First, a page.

X-Reflection: HTML5 Web Component for Adding CSS3 Reflections to any Element

HTML5, CSS3 and JavaScript

The Fine Art of Web Development by Martin Ivanov

For better or worse WebKit’s -webkit-box-reflect and Mozilla’s -moz-element never made it to the official specification of CSS3, although the latter may come pretty useful and has a lot of potential applications. Personally I am not a fan of reflections and they remind me of the mid 90’s water reflection Java applets but I guess that’s because I am not a designer. Nevertheless, I thought that a custom tag (along with the lazy image loader and x-meme) doing this automatically to all of the HTML elements added into it may come useful, so I implemented AcidJs-X-Reflect, which works like that:

[sourcecode language=”html”]
    <img src="path/to/image-01.jpg" height="233" width="310" />
<acidjs-xreflect scale=".5" opacity=".75" endcolor="#b00">
    <img src="path/to/image-02.jpg" height="233" width="310" />
<acidjs-xreflect scale="2" opacity=".75" endcolor="#00f">
    <img src="path/to/image-03.jpg" height="233" width="310" />
    <p>Lorem ipsum dolor sit amet…</p>

Once the component kicks in, any element inside of it is supplied with a configurable (scale, end color, opacity) reflection:


The reflection is achieved by duplicating the original content in a separate flipped (scaleY(-1)) tag overlayed by a semi-transparent element with gradient. Initially utilized CSS generated content (::after) for the gradient overlay however I noticed that since the effect is applied with JavaScript (all of the properties of the reflection are configurable) the gradient randomly disappeared in Firefox, so eventually I went for a nested <div />. I also gave up the idea of using scoped styles, since they are not widely supported yet.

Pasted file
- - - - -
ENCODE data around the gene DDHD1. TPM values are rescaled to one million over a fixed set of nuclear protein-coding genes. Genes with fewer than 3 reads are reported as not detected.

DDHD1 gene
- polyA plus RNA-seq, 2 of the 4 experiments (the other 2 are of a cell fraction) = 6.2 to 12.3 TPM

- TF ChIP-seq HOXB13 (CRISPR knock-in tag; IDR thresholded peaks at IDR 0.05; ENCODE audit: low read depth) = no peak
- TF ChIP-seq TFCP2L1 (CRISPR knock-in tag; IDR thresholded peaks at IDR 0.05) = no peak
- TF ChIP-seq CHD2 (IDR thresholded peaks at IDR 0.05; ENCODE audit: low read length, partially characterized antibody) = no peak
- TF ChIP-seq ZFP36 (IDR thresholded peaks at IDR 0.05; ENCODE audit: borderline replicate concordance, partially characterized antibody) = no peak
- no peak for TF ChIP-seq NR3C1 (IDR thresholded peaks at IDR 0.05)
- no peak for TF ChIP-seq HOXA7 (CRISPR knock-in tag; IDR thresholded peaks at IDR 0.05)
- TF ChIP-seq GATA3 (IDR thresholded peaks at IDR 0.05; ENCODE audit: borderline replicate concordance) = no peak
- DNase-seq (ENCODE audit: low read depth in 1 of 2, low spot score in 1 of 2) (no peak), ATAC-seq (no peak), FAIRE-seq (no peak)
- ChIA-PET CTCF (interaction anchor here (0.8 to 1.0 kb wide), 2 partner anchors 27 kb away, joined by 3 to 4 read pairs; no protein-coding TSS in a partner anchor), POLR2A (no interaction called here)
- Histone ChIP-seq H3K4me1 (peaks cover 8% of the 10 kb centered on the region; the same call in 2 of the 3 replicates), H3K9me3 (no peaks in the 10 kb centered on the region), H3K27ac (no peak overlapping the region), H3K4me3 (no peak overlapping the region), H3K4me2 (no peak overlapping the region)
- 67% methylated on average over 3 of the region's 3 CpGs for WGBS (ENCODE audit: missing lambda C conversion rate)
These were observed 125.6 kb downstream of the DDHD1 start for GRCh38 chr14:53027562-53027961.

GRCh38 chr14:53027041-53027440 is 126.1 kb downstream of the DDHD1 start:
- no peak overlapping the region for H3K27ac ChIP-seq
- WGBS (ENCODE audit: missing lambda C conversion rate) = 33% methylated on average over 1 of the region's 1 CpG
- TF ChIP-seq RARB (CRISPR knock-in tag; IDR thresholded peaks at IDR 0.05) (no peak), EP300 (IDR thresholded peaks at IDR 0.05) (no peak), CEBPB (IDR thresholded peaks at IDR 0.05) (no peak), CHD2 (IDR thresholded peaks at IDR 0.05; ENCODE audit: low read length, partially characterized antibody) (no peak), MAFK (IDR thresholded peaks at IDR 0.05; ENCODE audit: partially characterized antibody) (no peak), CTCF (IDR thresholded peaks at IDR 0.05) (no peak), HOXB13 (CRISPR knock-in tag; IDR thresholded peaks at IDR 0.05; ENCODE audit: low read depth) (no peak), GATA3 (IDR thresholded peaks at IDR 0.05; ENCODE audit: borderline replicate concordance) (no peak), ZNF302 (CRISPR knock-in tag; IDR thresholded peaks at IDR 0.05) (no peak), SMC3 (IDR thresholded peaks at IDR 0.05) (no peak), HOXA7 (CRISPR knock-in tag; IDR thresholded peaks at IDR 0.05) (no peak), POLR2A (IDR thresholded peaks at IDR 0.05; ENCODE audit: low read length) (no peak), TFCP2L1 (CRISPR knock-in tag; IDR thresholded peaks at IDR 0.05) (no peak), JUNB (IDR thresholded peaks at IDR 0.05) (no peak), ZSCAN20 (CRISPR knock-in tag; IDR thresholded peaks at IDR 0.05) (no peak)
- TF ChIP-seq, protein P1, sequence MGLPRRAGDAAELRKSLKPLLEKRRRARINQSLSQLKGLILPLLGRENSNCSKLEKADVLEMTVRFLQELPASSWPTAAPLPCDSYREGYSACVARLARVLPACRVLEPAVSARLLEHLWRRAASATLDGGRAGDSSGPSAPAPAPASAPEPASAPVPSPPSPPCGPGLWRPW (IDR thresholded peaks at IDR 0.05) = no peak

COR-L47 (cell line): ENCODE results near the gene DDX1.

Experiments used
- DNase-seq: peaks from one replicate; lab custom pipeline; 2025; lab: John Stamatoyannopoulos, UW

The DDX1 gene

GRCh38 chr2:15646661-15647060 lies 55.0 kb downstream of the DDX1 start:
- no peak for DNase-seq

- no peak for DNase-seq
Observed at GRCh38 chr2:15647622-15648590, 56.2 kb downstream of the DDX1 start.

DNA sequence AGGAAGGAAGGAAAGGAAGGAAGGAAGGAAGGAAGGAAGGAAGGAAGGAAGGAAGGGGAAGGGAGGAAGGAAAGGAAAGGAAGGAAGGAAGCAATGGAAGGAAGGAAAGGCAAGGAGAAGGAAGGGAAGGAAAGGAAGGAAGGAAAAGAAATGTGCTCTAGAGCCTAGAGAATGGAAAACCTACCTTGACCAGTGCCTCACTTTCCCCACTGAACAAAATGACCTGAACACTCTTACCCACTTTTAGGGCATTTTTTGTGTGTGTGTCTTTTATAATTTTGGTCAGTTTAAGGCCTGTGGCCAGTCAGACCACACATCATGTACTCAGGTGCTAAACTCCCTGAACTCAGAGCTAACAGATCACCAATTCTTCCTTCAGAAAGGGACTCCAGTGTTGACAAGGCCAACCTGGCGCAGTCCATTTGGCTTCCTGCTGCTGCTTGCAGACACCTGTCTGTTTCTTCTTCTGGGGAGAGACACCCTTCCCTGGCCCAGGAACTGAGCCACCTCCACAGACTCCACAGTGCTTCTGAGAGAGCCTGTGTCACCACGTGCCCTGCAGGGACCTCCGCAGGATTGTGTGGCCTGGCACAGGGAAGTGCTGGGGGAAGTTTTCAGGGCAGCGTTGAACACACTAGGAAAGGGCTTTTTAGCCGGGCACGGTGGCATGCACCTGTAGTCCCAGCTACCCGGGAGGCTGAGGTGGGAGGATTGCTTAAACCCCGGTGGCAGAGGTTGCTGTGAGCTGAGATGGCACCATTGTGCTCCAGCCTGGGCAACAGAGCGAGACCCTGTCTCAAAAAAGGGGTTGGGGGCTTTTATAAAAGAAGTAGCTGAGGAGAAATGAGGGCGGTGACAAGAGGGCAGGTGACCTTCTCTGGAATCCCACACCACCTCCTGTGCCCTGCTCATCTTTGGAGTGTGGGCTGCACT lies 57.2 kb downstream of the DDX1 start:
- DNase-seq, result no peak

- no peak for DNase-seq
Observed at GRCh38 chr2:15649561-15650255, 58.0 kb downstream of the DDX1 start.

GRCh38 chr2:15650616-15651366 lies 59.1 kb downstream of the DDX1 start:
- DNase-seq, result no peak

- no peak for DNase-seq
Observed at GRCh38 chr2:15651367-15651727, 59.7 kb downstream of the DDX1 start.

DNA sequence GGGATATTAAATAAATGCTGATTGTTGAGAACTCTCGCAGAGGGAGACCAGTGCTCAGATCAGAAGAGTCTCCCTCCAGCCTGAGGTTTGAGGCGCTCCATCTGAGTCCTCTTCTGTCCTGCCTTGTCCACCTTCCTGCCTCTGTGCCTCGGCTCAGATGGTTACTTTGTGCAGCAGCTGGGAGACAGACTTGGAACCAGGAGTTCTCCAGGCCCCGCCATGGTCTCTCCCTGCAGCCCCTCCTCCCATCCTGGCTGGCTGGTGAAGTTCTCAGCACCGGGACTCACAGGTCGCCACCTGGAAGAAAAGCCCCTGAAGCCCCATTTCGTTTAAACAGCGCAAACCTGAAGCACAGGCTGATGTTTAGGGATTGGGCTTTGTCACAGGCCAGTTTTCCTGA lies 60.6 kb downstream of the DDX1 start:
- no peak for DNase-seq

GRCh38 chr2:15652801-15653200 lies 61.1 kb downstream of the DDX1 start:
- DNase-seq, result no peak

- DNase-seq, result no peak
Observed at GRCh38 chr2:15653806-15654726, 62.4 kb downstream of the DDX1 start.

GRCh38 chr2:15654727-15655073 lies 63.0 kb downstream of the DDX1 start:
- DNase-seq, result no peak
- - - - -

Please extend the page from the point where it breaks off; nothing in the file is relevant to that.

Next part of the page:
HTML Attributes of the Tag

Any native HTML attribute (id, class, data-*, style, etc.) is supported, plus the component-specific:

Methods, Getters and Setters

Any native JavaScript method (document.getElementById, document.querySelector, element.setAttribute, element.removeAttribute etc. No component-specific methods, getters or setters.

Check the demo on this page. You will also find a download link there. If you share the same interest towards HTML5 Web Components as I do these days, make sure you read my relevant blog posts and further endeavors on my HTML5, CSS3 and JavaScript Experiments and Insight website.

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© 2006 - 2018 Martin Ivanov